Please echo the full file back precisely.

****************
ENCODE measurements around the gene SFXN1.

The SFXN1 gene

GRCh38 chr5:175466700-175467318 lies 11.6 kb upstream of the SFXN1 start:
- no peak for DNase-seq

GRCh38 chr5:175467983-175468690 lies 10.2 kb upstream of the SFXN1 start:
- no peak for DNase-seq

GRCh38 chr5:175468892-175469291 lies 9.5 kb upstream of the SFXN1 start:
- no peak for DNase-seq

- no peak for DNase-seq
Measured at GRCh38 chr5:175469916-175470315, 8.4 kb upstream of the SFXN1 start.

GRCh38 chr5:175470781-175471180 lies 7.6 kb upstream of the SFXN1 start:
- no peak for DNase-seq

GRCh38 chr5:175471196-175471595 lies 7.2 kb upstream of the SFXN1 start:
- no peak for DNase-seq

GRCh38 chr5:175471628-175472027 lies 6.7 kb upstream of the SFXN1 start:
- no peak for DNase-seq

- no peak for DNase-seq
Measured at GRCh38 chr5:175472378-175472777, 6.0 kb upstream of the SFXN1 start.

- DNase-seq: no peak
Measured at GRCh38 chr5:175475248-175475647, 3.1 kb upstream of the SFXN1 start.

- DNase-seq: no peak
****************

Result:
ENCODE measurements around the gene SFXN1.

The SFXN1 gene

GRCh38 chr5:175466700-175467318 lies 11.6 kb upstream of the SFXN1 start:
- no peak for DNase-seq

GRCh38 chr5:175467983-175468690 lies 10.2 kb upstream of the SFXN1 start:
- no peak for DNase-seq

GRCh38 chr5:175468892-175469291 lies 9.5 kb upstream of the SFXN1 start:
- no peak for DNase-seq

- no peak for DNase-seq
Measured at GRCh38 chr5:175469916-175470315, 8.4 kb upstream of the SFXN1 start.

GRCh38 chr5:175470781-175471180 lies 7.6 kb upstream of the SFXN1 start:
- no peak for DNase-seq

GRCh38 chr5:175471196-175471595 lies 7.2 kb upstream of the SFXN1 start:
- no peak for DNase-seq

GRCh38 chr5:175471628-175472027 lies 6.7 kb upstream of the SFXN1 start:
- no peak for DNase-seq

- no peak for DNase-seq
Measured at GRCh38 chr5:175472378-175472777, 6.0 kb upstream of the SFXN1 start.

- DNase-seq: no peak
Measured at GRCh38 chr5:175475248-175475647, 3.1 kb upstream of the SFXN1 start.

- DNase-seq: no peak